World Health Organization (WHO) Director-General Dr Tedros Adhanom Ghebreyesus said the plan will allow ‘global coordination of the rollout for the greatest possible impact’ at the launch of the scheme in Geneva.
 
‘[It] will help bring the pandemic under control and ensure the race for vaccines is a collaboration, not a contest,’ he said.
 
In an 8 September opinion piece in The Economist, Dr Adhanom Ghebreyesus argued that to stop the pandemic quickly the world needs to resist vaccine nationalism, which he defines as ‘the desire of countries to go it alone’, and instead focus on global coordination through COVAX.
 
‘That approach will not end the crisis but perpetuate it. It invites the same problems that were seen at the outset of lockdowns in March, when different authorities scrambled for personal protective equipment like face-masks, gowns and sanitiser,’ Dr Adhanom Ghebreyesus wrote.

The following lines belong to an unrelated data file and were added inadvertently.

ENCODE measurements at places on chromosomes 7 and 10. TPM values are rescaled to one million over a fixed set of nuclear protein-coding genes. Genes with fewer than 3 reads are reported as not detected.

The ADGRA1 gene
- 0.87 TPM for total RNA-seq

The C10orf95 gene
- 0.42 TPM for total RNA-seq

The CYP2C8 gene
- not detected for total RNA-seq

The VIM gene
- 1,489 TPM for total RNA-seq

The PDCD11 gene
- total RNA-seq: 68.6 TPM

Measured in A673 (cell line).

‘Once new vaccines, drugs and tests become available, demand will vastly outstrip supply and things will get much worse.
 
‘A COVID-19 vaccine will be a precious resource. Unless we have an international plan to manage it fairly, there will be unnecessary price spikes, with unneeded hoarding in some places and life-threatening shortages in others. That suits no one’s interests.
 
‘Although governments have a responsibility to protect their own populations, in an interconnected world the reality is that no country is safe until every country is safe. It means little if one place quells a disease if it rages nearby or is a plane ride away. Vaccine nationalism would condemn many countries to prolonged suffering, which means a slower economic recovery worldwide.